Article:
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Alien Life? Bacteria From Outer Space Found on International Space Station Taken Back to Earth for Testing

Russian cosmonauts may have found proof of alien life. Living bacteria was discovered on the hull of the International Space Station and has been brought back to Earth for further investigation.

International Space Station
The International Space Station is seen in an undated NASA handout picture, June 10, 2015. |

"Bacteria that had not been there during the launch of the ISS module were found on the swabs," said Russian engineer Anton Shkaplerov, who was one of the team members aboard the ISS.

The cosmonaut revealed that the bacteria were found while they swabbed the exterior of the station, particularly where waste fuel accumulated and other "obscure" regions.

"That is, they came from somewhere in outer space and settled on the outside of the station," Shkaperlov told Russian news outlet TASS.

The samples are currently being analyzed to find out its origin, whether or not it is extra-terrestrial in nature. After a few test conducted aboard the station, the bacteria seems to pose no threat to humans.

Though the cosmonaut implied that the bacteria could be extra-terrestrial in origin, he revealed that certain microorganisms from Earth have made it to space. Bacteria that survived after being fired from the planet's surface by the ionosphere lift are known to attach to the surface of the ISS.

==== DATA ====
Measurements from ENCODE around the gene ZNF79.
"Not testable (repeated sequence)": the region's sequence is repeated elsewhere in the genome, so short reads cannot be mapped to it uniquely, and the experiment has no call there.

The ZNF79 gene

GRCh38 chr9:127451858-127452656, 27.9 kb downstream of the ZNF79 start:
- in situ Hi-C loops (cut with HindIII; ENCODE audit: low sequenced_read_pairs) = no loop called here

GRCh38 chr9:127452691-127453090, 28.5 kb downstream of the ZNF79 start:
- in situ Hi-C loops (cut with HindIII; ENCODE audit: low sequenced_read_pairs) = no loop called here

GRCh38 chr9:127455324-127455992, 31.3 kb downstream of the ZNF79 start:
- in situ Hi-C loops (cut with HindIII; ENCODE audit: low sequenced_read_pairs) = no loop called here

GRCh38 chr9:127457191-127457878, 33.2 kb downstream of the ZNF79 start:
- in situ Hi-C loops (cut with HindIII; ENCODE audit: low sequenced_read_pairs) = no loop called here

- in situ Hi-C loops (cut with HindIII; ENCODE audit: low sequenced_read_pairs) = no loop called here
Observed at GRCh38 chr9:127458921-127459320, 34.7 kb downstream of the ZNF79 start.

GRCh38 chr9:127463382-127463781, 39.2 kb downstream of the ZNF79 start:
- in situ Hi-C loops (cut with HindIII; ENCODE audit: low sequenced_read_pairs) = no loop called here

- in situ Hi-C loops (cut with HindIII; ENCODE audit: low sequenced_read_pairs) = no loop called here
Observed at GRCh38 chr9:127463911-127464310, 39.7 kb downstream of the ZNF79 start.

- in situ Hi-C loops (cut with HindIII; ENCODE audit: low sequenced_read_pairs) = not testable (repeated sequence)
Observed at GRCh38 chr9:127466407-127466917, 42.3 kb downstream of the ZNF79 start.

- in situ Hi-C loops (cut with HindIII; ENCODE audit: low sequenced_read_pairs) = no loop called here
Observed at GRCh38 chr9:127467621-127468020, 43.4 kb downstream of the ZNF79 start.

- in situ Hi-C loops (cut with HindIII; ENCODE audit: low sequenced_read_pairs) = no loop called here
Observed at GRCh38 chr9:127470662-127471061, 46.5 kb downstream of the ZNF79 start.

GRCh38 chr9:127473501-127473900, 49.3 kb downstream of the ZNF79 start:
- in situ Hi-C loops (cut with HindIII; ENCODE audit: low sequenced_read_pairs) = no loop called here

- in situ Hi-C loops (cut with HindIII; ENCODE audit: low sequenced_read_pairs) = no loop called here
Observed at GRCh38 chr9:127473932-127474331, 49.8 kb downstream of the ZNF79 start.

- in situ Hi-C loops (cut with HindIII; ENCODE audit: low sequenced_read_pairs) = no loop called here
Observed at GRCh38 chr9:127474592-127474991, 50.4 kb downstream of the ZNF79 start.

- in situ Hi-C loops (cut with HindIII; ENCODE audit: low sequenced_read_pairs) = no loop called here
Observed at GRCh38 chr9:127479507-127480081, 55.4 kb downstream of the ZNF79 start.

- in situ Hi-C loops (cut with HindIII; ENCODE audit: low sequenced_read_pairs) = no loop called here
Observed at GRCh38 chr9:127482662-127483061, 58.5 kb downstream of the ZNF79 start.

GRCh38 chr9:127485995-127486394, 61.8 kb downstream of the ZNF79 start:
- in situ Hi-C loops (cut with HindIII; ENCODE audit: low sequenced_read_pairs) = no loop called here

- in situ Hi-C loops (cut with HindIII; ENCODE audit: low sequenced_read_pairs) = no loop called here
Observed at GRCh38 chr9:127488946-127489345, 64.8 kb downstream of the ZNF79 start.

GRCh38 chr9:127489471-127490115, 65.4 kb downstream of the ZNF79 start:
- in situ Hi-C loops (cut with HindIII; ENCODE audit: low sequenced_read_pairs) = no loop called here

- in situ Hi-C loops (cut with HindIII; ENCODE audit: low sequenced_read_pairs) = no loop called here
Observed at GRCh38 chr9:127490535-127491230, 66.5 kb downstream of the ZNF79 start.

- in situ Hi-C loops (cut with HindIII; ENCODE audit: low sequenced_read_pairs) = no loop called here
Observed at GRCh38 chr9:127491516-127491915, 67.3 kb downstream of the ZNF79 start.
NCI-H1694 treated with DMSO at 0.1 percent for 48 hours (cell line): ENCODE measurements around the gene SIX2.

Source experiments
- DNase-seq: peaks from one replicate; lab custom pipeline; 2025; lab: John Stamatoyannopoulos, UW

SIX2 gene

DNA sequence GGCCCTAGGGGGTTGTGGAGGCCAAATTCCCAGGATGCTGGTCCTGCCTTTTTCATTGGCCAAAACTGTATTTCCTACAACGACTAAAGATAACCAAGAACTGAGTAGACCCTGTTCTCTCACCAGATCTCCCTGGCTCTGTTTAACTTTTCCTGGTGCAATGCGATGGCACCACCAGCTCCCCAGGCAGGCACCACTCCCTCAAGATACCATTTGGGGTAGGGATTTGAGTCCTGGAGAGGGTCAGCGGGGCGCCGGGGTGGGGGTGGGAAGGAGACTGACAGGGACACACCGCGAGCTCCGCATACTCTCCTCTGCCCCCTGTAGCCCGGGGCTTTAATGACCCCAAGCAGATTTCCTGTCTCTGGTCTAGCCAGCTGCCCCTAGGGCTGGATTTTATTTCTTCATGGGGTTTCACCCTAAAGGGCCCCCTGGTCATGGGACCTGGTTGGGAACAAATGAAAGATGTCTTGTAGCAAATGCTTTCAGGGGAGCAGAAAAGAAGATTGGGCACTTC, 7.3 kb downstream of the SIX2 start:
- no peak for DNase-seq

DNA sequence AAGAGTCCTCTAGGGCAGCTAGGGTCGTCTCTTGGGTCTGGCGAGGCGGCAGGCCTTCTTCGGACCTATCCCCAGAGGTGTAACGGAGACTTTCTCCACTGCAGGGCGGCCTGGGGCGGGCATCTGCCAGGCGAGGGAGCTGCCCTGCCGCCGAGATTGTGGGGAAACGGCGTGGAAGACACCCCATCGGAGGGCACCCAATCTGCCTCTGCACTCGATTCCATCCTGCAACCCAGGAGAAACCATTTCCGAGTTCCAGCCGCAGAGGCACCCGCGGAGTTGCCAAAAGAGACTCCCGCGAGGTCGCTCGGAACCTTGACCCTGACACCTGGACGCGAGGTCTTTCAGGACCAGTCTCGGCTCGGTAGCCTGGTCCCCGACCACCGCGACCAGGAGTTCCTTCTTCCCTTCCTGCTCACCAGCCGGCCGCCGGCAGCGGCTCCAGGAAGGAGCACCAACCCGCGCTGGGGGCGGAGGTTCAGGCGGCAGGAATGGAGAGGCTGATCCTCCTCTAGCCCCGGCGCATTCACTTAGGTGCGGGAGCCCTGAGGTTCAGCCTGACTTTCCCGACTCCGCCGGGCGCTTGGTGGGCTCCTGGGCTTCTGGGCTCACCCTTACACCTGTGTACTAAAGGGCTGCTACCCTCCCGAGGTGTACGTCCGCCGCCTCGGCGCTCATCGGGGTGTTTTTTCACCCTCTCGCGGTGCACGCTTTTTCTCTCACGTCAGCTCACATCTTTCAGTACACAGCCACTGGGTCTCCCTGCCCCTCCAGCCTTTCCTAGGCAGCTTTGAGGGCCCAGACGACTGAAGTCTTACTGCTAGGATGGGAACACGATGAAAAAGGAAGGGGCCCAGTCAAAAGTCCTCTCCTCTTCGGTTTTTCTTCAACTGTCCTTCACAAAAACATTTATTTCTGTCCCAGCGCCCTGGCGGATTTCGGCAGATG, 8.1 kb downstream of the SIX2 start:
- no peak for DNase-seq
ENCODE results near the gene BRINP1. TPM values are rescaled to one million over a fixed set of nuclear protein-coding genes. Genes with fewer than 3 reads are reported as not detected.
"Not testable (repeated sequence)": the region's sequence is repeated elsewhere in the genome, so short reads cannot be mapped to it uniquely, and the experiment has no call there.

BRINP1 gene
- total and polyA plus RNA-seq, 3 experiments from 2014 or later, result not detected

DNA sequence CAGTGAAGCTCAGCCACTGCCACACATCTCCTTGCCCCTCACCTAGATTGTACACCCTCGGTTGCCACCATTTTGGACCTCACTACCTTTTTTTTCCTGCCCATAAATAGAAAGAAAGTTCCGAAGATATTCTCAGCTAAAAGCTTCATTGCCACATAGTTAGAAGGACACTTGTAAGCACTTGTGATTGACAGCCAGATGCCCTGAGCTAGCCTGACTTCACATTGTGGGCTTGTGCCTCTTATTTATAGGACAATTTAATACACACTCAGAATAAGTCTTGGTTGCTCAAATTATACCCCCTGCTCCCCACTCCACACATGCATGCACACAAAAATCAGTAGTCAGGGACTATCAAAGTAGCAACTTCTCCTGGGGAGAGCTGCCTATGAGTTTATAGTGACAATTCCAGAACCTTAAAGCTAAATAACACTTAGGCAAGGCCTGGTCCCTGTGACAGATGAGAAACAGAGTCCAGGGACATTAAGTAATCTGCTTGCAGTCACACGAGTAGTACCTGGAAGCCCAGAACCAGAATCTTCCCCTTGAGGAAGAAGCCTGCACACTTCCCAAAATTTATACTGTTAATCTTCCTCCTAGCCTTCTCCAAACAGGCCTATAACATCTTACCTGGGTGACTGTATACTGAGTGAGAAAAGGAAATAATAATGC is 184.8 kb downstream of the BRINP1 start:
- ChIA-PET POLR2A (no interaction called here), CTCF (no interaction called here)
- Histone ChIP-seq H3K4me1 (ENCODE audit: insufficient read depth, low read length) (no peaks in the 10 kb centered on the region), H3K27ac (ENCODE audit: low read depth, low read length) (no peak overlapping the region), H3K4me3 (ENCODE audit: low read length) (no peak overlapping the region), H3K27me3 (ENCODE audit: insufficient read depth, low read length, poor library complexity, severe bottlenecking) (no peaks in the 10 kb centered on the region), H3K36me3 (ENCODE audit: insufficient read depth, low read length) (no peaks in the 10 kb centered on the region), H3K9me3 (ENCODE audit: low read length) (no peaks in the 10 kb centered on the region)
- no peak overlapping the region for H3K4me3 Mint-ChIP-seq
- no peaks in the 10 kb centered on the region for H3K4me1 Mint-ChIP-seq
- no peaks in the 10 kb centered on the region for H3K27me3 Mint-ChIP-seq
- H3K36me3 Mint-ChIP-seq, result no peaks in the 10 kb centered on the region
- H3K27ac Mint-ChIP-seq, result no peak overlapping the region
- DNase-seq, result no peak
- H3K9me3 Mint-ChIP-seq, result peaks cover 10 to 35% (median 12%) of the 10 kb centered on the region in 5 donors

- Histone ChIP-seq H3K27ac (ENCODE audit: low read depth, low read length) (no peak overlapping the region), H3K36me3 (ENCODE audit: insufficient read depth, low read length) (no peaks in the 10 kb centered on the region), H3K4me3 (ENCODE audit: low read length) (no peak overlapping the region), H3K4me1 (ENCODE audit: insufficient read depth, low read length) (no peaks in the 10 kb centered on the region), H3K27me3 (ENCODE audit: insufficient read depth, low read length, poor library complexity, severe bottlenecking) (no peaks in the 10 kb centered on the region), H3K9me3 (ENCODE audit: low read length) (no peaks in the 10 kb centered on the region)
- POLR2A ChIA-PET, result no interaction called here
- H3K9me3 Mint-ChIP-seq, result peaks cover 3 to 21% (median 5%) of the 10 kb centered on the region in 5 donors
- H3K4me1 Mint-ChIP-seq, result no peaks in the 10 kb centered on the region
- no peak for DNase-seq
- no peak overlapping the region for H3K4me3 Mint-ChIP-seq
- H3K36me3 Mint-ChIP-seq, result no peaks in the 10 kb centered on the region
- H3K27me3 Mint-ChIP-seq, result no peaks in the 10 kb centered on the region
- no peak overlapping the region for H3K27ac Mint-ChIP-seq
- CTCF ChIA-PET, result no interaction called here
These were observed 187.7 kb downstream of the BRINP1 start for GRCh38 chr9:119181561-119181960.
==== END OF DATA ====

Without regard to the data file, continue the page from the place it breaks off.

Before, tablet PCs and other materials essential to the study of materials' behavior in space carried bacteria to the space station. Some microorganisms have also been found during Test and Biorisk experiments, which are conducted to see how materials, after a period of time, are affected by conditions in space.

Scientists from CU Boulder's BioServe Space Technologies discovered earlier this year that microorganisms behave differently in space. Some bacterial cells evolve and become more resilient to common medications that typically kill them on Earth.

'We knew bacteria behave differently in space and that it takes higher concentrations of antibiotics to kill them,' said BioServe Research Associate Luis Zea.

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